It Is Time to Revitalize the Antibiotic Pipeline: Systems Ecology Can Help

Sardas S., Buyuk A. S. , BECEREN A.

OMICS-A JOURNAL OF INTEGRATIVE BIOLOGY, vol.24, no.3, pp.124-128, 2020 (Journal Indexed in SCI) identifier identifier identifier

  • Publication Type: Article / Review
  • Volume: 24 Issue: 3
  • Publication Date: 2020
  • Doi Number: 10.1089/omi.2020.0008
  • Page Numbers: pp.124-128
  • Keywords: antibiotics, systems ecology, national innovation systems, systems pharmacy, drug discovery, planetary health, IMPACT, ASSOCIATION, RESISTANCE, DATABASE, EVENTS, EUROPE, UNIT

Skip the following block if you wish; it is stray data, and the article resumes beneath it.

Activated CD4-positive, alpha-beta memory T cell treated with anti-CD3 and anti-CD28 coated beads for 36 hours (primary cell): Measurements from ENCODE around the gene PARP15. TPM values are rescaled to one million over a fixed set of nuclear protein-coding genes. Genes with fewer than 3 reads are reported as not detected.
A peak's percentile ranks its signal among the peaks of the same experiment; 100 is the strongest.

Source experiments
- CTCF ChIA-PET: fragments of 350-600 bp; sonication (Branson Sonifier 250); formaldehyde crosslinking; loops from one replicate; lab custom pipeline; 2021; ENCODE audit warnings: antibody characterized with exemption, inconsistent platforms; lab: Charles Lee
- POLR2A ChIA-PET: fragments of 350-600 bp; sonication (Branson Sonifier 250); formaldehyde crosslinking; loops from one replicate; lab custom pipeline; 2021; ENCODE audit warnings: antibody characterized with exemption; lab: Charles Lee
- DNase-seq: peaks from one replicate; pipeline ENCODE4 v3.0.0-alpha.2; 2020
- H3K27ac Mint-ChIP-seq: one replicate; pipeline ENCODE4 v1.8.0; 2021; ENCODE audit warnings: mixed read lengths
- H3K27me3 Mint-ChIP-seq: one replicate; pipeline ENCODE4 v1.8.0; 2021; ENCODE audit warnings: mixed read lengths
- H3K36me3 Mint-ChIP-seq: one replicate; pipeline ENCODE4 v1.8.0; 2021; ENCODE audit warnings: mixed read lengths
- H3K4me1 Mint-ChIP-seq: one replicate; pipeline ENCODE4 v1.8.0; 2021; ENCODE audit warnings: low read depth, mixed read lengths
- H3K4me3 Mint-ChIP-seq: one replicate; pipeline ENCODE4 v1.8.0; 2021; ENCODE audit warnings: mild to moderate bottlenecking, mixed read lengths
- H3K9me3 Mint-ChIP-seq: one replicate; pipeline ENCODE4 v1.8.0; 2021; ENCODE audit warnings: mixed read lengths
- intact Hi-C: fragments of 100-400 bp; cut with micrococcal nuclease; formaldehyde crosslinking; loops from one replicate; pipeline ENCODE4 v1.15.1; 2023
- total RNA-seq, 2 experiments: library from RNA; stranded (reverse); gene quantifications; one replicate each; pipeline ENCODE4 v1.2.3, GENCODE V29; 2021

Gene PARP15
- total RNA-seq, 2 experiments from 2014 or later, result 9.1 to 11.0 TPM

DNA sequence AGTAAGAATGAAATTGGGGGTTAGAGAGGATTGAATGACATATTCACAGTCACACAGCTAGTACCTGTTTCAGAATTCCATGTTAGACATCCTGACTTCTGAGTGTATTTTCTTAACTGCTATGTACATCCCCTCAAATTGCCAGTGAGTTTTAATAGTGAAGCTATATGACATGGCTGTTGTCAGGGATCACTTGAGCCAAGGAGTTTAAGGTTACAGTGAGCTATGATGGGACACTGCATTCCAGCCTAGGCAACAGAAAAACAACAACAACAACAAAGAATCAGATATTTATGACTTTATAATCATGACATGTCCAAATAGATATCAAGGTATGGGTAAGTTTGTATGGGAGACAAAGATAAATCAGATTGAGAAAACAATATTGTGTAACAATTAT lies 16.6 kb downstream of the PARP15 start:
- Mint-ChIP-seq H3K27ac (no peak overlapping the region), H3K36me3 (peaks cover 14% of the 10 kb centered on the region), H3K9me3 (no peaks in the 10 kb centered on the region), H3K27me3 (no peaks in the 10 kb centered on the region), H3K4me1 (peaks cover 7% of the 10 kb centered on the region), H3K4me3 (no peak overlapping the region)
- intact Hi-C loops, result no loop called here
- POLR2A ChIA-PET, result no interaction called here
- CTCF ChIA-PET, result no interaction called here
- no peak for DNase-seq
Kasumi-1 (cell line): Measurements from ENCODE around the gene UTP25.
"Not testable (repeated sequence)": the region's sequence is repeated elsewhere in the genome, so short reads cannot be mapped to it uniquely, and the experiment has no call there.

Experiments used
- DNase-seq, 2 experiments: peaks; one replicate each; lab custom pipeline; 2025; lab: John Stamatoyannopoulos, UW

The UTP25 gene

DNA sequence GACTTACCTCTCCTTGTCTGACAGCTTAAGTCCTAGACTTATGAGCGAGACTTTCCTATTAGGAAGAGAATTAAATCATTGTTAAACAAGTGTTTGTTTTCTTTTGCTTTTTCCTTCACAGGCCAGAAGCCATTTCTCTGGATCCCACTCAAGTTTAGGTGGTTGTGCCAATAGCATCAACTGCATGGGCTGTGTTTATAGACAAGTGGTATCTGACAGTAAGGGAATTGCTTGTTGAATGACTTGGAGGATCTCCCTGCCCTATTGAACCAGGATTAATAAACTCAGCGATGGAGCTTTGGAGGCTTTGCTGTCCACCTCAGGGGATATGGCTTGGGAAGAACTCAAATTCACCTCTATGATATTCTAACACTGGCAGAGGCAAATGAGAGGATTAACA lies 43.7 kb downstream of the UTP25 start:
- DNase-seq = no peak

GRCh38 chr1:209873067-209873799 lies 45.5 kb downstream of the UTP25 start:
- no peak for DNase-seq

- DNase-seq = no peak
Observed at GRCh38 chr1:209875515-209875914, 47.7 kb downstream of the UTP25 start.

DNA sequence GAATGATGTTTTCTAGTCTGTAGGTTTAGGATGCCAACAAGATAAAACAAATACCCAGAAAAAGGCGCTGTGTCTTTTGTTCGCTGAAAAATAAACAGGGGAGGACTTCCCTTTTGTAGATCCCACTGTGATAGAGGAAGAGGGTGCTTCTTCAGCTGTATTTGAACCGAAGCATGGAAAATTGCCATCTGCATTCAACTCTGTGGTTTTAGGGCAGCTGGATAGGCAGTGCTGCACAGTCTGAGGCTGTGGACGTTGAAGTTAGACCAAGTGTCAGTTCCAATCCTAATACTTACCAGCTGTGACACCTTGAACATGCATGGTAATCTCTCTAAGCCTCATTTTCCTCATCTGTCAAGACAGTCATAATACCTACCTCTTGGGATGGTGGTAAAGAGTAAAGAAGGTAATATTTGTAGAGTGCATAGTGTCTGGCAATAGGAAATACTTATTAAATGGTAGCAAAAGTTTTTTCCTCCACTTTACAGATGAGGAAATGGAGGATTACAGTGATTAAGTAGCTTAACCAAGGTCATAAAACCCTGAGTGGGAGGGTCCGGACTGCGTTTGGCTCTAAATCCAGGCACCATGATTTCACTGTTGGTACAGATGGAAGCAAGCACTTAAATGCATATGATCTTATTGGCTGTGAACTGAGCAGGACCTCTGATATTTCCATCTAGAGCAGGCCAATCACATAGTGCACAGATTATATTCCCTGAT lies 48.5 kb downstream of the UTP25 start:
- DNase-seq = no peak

Antimicrobials have been known for millennia, but innovative antibiotics are currently in short supply. New antimicrobial discoveries are being threatened by planetary scale loss of biodiversity that has important impacts on species and ecosystems. This expert review underscores that microorganisms in nature and their diversity are essential cornerstones to revitalize the antibiotic innovation and discovery pipeline. The recent rise of systems ecology and planetary health offers new and actionable potentials in this regard. Without a systems scale focus and appreciation of systems ecology, the global threats to human and planetary health from inappropriate use of antibiotics and antimicrobial resistance will continue to escalate with serious consequences to all life on the planet. With acutely pressing research and development needs to revitalize antibiotic treatment and novel diagnostic tools for personalized medicine, national health systems ought to work across knowledge silos not only within but also across the ministries, for example, health, agriculture, environment, economy, trade, and social services ministries that collectively impact on systems ecology and by extension on health innovations including the antibiotic discovery pipeline. Such systems vision can also help to revitalize antibiotic discovery pipeline as most antibiotics have natural origins or have designs inspired or based on molecules in the environment and microorganisms that produce antibiotics. Above all, our audience and responsibility include every person who has an interest in his or her own health, in the health of his or her fellow human beings and all life on the planet, and in the health of future generations.